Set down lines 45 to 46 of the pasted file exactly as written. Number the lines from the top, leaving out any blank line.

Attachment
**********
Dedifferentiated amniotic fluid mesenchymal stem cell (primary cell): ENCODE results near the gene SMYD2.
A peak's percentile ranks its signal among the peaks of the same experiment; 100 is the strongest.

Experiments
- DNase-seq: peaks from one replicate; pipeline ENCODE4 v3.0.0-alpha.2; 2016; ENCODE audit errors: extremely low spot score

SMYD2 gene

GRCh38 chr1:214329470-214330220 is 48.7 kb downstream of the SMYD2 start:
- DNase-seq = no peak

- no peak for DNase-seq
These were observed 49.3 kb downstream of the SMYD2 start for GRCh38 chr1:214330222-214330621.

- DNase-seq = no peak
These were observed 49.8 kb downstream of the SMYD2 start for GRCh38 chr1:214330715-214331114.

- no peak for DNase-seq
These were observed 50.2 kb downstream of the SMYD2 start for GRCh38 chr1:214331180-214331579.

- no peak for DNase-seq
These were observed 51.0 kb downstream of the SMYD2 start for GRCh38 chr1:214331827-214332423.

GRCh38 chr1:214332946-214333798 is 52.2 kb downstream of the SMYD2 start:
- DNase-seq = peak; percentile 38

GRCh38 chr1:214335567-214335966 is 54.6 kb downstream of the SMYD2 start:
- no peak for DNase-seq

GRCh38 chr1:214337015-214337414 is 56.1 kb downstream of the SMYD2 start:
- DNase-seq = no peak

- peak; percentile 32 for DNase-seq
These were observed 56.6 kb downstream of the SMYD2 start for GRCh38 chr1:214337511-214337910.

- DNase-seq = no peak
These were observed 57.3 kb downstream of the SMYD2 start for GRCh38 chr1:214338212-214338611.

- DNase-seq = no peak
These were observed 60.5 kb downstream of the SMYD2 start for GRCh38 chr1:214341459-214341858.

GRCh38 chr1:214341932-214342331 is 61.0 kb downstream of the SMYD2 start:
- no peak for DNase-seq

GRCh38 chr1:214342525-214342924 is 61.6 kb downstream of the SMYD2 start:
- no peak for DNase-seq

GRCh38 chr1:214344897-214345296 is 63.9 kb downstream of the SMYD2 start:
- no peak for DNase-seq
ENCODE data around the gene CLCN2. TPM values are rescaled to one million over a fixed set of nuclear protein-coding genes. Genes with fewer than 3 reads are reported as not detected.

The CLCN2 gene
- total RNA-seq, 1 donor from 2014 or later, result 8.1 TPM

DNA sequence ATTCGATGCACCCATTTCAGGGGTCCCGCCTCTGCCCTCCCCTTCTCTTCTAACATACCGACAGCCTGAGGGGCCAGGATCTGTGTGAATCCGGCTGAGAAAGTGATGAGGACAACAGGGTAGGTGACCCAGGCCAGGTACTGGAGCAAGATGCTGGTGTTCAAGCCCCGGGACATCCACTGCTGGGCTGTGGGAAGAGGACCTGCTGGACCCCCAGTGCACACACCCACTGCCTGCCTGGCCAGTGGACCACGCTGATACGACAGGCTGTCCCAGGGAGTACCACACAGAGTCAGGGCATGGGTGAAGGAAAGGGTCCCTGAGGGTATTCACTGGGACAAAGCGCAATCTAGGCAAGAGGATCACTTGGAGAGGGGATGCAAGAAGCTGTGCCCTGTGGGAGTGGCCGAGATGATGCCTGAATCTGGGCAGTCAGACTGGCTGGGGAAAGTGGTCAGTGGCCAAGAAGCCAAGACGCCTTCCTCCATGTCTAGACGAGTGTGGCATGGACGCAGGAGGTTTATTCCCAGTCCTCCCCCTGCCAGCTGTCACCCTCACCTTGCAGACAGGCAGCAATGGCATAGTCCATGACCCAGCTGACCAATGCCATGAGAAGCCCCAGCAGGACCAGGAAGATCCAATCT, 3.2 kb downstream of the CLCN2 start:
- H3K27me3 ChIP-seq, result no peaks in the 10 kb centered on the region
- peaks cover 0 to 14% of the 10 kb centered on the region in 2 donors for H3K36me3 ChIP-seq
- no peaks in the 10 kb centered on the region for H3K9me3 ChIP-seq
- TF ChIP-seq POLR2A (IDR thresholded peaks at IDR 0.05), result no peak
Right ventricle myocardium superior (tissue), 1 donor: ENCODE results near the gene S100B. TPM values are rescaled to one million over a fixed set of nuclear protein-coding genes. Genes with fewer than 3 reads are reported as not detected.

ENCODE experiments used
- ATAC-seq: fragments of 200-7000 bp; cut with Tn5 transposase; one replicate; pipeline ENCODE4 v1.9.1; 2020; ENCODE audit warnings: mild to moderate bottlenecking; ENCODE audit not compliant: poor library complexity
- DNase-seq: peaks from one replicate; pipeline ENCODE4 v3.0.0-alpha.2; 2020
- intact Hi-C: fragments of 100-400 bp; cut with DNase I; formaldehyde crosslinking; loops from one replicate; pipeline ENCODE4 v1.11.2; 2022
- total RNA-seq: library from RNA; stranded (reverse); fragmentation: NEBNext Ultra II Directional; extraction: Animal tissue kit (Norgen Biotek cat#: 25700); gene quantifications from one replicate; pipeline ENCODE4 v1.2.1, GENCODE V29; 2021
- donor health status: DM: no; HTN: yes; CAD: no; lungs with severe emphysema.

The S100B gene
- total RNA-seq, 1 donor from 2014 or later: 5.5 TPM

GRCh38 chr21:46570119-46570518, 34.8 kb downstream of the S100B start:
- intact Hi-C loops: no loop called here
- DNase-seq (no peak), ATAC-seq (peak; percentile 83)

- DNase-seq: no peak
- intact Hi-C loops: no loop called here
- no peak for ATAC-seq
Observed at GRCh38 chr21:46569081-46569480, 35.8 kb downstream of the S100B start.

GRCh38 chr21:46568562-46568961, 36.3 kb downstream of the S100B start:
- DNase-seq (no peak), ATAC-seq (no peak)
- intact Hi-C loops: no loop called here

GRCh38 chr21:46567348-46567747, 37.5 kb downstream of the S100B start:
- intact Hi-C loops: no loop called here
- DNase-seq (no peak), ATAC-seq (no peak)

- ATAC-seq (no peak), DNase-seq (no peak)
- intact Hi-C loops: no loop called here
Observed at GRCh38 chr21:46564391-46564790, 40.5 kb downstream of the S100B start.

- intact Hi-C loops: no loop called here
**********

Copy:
- DNase-seq: peaks from one replicate; pipeline ENCODE4 v3.0.0-alpha.2; 2020
- intact Hi-C: fragments of 100-400 bp; cut with DNase I; formaldehyde crosslinking; loops from one replicate; pipeline ENCODE4 v1.11.2; 2022